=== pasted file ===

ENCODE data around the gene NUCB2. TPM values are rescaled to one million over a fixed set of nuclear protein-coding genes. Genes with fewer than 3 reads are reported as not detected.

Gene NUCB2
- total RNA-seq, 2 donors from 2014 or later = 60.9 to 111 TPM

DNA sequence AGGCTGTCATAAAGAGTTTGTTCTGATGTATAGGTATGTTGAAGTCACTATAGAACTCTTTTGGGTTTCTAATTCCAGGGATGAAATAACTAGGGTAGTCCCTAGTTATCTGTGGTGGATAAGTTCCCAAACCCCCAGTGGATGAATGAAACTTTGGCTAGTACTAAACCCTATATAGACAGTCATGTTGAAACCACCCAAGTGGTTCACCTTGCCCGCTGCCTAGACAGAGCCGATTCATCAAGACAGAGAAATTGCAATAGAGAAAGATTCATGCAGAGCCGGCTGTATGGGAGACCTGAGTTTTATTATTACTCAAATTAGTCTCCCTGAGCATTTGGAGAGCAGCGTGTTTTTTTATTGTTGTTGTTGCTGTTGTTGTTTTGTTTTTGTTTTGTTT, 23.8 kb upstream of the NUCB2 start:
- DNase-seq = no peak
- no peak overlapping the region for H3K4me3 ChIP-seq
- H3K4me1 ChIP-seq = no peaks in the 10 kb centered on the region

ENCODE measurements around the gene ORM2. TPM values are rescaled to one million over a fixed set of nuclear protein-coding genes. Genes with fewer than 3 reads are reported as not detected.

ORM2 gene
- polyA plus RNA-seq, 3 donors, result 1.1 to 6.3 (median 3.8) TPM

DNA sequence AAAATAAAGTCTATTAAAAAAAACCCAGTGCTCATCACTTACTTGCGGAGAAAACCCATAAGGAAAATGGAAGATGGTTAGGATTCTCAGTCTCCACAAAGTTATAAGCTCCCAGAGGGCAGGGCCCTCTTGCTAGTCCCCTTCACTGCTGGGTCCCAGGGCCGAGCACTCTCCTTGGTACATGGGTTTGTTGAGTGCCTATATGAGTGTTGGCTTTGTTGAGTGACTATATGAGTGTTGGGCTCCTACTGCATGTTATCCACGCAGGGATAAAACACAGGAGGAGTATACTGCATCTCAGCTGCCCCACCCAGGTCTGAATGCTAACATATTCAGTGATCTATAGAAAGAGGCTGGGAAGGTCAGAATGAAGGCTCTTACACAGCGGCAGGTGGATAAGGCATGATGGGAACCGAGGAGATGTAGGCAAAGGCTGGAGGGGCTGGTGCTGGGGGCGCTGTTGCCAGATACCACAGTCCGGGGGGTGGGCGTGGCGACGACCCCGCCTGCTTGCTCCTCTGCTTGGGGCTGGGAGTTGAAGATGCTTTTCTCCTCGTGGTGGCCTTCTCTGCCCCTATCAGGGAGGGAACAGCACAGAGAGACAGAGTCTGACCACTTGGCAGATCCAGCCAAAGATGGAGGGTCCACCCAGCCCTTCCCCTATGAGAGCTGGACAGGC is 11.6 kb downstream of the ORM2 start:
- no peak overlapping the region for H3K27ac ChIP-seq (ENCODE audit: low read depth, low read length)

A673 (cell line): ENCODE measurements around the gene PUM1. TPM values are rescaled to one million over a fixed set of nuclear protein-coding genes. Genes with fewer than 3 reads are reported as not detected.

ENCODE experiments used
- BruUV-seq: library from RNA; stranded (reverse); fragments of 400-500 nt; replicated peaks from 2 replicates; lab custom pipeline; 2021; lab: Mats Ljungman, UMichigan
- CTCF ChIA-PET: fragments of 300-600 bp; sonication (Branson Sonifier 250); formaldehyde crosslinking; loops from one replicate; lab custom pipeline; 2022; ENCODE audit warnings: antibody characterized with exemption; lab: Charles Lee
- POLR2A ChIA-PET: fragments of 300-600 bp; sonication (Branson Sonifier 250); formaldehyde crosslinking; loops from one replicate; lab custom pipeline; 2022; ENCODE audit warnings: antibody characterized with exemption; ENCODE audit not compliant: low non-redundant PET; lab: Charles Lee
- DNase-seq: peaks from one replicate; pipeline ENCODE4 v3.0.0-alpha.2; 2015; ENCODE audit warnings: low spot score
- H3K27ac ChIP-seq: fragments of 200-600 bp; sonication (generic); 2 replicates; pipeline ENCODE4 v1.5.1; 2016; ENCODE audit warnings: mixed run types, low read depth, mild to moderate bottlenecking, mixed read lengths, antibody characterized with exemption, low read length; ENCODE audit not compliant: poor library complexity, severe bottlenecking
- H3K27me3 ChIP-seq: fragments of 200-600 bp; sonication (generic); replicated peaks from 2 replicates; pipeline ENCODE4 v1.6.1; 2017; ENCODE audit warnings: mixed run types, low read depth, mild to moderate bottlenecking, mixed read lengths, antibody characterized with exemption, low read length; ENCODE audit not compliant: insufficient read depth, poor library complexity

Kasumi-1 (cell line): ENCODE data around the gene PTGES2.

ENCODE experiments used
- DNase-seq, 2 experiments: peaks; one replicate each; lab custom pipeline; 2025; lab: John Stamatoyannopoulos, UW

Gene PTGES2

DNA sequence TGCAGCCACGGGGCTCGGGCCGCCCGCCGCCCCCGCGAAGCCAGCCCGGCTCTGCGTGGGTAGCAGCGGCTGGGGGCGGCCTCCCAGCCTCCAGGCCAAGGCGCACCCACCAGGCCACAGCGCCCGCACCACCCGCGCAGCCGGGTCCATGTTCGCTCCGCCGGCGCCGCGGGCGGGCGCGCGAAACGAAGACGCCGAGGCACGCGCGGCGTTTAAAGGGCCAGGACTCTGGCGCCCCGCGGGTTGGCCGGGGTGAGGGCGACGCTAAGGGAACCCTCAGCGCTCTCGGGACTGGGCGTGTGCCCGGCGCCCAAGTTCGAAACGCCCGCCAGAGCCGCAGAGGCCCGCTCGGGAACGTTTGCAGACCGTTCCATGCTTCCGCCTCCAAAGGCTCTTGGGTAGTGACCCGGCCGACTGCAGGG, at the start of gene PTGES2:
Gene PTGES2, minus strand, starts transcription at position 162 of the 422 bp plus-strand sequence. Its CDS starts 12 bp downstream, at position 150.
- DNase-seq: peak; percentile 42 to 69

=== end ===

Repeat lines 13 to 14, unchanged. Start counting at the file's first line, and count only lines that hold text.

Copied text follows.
A673 (cell line): ENCODE measurements around the gene PUM1. TPM values are rescaled to one million over a fixed set of nuclear protein-coding genes. Genes with fewer than 3 reads are reported as not detected.

ENCODE experiments used